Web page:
This story originally appeared on the IU Health website. To read it there, go to Health-at-Home Story.
Dawn Reynolds believes people recover faster when they’re at home— but this isn’t just an idle theory, she’s seen it work first-hand.
That's because she watched her 81-year-old mother, Nancy Johnson, heal at home after first spending a week at Indiana University Health North Hospital. And while she received great care at the hospital, Reynolds said getting home boosted the pace of her mom’s recovery.
That boost was made possible by the philanthropy-funded IU Health Hospital at Home Program—an initiative supported by IU Health Foundation’s COVID-19 Rapid Response Fund.
Launched during the height of the pandemic in 2020, Hospital at Home was initially designed to free up bed space in IU Health facilities by sending patients with COVID home to recover.
But because the program was so successful, it expanded to include those recovering from chronic heart failure and infections—and in Johnson’s case, pneumonia.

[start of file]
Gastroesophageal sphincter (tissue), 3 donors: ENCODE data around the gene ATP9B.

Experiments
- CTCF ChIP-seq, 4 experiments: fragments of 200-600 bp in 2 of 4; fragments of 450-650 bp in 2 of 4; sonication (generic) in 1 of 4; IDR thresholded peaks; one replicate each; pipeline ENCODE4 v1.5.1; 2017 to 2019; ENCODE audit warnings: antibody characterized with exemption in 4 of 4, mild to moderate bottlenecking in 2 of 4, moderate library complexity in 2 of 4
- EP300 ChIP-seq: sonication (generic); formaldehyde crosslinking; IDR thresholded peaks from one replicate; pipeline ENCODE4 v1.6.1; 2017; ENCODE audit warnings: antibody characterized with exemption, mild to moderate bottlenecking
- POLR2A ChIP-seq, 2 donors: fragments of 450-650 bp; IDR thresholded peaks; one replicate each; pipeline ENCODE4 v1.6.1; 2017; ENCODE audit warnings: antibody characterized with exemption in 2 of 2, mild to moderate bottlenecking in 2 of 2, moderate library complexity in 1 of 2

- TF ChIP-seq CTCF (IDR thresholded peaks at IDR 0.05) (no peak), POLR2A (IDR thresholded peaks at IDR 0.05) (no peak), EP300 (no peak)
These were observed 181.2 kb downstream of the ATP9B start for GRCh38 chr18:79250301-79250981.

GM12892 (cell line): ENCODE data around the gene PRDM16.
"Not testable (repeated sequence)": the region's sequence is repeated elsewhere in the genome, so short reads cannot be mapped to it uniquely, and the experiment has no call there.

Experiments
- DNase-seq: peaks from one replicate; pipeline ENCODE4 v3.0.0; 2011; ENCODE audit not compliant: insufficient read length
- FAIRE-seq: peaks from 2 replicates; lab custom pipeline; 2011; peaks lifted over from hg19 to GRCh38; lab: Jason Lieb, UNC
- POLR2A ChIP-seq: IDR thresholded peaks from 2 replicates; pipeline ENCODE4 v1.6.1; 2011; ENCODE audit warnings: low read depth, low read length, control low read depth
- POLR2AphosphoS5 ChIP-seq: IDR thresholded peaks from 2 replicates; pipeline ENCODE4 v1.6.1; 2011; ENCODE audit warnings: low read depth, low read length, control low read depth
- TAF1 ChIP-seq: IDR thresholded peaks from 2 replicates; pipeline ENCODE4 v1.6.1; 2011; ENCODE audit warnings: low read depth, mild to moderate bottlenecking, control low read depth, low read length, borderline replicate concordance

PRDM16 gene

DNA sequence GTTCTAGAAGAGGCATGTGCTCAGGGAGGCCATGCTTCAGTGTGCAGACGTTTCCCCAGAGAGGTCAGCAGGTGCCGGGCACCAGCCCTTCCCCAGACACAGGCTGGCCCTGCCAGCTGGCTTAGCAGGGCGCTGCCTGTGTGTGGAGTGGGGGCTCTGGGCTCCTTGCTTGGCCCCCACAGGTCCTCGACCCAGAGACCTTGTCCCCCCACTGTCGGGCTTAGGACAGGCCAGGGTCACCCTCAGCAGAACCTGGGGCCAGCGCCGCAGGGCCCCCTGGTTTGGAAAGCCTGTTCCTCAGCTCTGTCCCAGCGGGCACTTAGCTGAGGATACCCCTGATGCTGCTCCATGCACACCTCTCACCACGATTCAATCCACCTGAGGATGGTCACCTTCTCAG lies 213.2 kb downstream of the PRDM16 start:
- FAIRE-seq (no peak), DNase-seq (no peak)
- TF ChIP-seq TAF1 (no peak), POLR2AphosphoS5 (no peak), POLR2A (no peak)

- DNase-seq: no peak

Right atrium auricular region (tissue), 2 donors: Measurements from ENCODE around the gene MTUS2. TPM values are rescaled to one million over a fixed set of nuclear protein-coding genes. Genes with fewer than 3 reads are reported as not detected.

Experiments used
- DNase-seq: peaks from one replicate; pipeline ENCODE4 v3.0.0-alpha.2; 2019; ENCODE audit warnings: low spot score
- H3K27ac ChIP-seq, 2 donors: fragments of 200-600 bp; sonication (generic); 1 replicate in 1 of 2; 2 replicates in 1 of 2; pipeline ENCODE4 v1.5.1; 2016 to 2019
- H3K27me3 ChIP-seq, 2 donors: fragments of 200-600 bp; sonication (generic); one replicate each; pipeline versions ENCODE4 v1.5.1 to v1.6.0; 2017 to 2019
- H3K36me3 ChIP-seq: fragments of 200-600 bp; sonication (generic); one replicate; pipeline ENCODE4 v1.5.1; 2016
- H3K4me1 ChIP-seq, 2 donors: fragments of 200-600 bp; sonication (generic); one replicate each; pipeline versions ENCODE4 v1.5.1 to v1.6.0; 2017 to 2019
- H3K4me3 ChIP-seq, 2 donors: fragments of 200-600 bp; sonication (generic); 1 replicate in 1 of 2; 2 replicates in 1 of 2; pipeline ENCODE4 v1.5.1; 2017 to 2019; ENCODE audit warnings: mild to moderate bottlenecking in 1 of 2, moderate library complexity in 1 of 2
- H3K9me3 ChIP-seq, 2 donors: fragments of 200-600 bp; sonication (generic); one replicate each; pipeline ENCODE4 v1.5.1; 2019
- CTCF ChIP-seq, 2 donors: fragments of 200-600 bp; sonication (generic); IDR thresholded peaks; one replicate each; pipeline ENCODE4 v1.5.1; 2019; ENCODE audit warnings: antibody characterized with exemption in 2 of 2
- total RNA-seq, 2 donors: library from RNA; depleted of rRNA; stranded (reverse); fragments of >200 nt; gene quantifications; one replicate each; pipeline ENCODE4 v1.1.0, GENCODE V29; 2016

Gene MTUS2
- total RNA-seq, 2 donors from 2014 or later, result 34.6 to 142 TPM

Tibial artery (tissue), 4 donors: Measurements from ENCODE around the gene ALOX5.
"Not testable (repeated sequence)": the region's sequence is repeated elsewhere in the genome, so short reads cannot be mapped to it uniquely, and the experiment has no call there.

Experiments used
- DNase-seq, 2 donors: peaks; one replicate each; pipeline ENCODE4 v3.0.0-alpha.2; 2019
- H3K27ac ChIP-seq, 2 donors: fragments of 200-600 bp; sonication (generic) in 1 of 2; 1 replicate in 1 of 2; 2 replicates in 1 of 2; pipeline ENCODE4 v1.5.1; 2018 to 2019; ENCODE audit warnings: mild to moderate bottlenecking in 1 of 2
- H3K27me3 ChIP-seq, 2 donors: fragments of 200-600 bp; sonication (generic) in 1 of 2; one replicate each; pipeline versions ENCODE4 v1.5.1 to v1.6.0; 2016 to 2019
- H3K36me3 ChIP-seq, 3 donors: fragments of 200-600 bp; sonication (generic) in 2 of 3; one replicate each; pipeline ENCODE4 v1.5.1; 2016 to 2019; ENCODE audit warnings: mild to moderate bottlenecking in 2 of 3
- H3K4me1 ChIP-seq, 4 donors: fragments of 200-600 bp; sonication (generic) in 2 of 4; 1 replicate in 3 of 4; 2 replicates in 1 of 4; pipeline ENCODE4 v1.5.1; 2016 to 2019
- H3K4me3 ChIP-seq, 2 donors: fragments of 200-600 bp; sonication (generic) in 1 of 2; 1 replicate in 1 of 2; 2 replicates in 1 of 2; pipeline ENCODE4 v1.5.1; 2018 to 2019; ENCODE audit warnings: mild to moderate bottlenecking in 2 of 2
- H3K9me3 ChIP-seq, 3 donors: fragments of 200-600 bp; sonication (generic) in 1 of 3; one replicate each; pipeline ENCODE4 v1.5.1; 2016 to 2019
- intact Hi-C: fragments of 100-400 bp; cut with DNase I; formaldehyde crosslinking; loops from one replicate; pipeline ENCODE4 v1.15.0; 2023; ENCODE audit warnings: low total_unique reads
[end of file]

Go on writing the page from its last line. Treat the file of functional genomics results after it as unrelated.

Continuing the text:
When Reynolds took her mom home, she packed their car with equipment supplied by IU Health to measure Johnson’s vital signs—a blood pressure cuff, pulse oximeter and thermometer. They were also sent home with a tablet computer which enabled them to easily share that information with hospital staff.
While Johnson initially had some challenges mastering the devices, the Hospital at Home team helped her learn the technology.
“They were so patient with her,” recalled Reynolds. “They even helped me, and my brother and sister get up to speed with the equipment.”
In addition to providing care for her mother, Reynolds said the program gave her and her siblings comfort because, while they all live within driving distance of their mom’s Westfield home, jobs and other challenges made it difficult for them to continually monitor her health.
“It was just great peace of mind,” Reynolds says. “We knew she had the ability to contact her care team immediately if she needed them and we weren’t there.”
Because anyone can qualify for the Hospital at Home Program, regardless of their ability to pay, it helps patients of every socioeconomic class thrive, and because it is not covered by insurance, the program has required the support of IU Health Foundation donors.
Reynolds sees the value in that support.
Because now, her mom is her old self, and Reynolds believes that’s due in part to her being able to heal in her own home.
“I say, kudos that you can get people home sooner,” Reynolds said. “It just helps being in your own surroundings and sleeping in your own bed.”